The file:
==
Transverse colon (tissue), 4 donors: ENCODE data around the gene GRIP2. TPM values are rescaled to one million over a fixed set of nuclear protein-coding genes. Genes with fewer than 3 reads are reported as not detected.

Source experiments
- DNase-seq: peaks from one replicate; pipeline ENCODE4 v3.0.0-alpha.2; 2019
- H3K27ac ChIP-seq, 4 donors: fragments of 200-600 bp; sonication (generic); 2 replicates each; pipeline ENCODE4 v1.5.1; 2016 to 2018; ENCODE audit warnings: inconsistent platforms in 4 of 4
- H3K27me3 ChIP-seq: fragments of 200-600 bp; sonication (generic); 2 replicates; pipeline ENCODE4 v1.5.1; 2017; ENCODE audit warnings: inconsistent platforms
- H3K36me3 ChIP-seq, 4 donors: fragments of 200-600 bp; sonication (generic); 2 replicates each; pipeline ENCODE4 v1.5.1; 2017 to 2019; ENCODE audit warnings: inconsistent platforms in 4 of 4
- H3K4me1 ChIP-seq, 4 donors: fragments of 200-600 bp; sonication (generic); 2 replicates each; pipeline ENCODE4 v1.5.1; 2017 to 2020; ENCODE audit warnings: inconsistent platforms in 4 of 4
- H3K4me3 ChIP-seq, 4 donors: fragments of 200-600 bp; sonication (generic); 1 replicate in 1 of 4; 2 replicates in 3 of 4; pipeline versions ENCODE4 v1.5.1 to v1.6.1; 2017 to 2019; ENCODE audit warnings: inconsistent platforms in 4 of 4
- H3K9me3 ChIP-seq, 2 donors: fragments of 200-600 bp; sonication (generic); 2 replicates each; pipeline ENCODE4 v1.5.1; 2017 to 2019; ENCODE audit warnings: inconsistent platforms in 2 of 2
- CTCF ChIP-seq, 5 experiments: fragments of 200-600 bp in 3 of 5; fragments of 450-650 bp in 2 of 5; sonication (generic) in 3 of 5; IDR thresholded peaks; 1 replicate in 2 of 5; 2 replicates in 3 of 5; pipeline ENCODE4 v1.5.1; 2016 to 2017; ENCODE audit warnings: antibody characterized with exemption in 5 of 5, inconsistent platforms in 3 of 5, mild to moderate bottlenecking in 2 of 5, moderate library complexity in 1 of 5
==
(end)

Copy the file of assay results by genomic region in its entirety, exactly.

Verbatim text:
Transverse colon (tissue), 4 donors: ENCODE data around the gene GRIP2. TPM values are rescaled to one million over a fixed set of nuclear protein-coding genes. Genes with fewer than 3 reads are reported as not detected.

Source experiments
- DNase-seq: peaks from one replicate; pipeline ENCODE4 v3.0.0-alpha.2; 2019
- H3K27ac ChIP-seq, 4 donors: fragments of 200-600 bp; sonication (generic); 2 replicates each; pipeline ENCODE4 v1.5.1; 2016 to 2018; ENCODE audit warnings: inconsistent platforms in 4 of 4
- H3K27me3 ChIP-seq: fragments of 200-600 bp; sonication (generic); 2 replicates; pipeline ENCODE4 v1.5.1; 2017; ENCODE audit warnings: inconsistent platforms
- H3K36me3 ChIP-seq, 4 donors: fragments of 200-600 bp; sonication (generic); 2 replicates each; pipeline ENCODE4 v1.5.1; 2017 to 2019; ENCODE audit warnings: inconsistent platforms in 4 of 4
- H3K4me1 ChIP-seq, 4 donors: fragments of 200-600 bp; sonication (generic); 2 replicates each; pipeline ENCODE4 v1.5.1; 2017 to 2020; ENCODE audit warnings: inconsistent platforms in 4 of 4
- H3K4me3 ChIP-seq, 4 donors: fragments of 200-600 bp; sonication (generic); 1 replicate in 1 of 4; 2 replicates in 3 of 4; pipeline versions ENCODE4 v1.5.1 to v1.6.1; 2017 to 2019; ENCODE audit warnings: inconsistent platforms in 4 of 4
- H3K9me3 ChIP-seq, 2 donors: fragments of 200-600 bp; sonication (generic); 2 replicates each; pipeline ENCODE4 v1.5.1; 2017 to 2019; ENCODE audit warnings: inconsistent platforms in 2 of 2
- CTCF ChIP-seq, 5 experiments: fragments of 200-600 bp in 3 of 5; fragments of 450-650 bp in 2 of 5; sonication (generic) in 3 of 5; IDR thresholded peaks; 1 replicate in 2 of 5; 2 replicates in 3 of 5; pipeline ENCODE4 v1.5.1; 2016 to 2017; ENCODE audit warnings: antibody characterized with exemption in 5 of 5, inconsistent platforms in 3 of 5, mild to moderate bottlenecking in 2 of 5, moderate library complexity in 1 of 5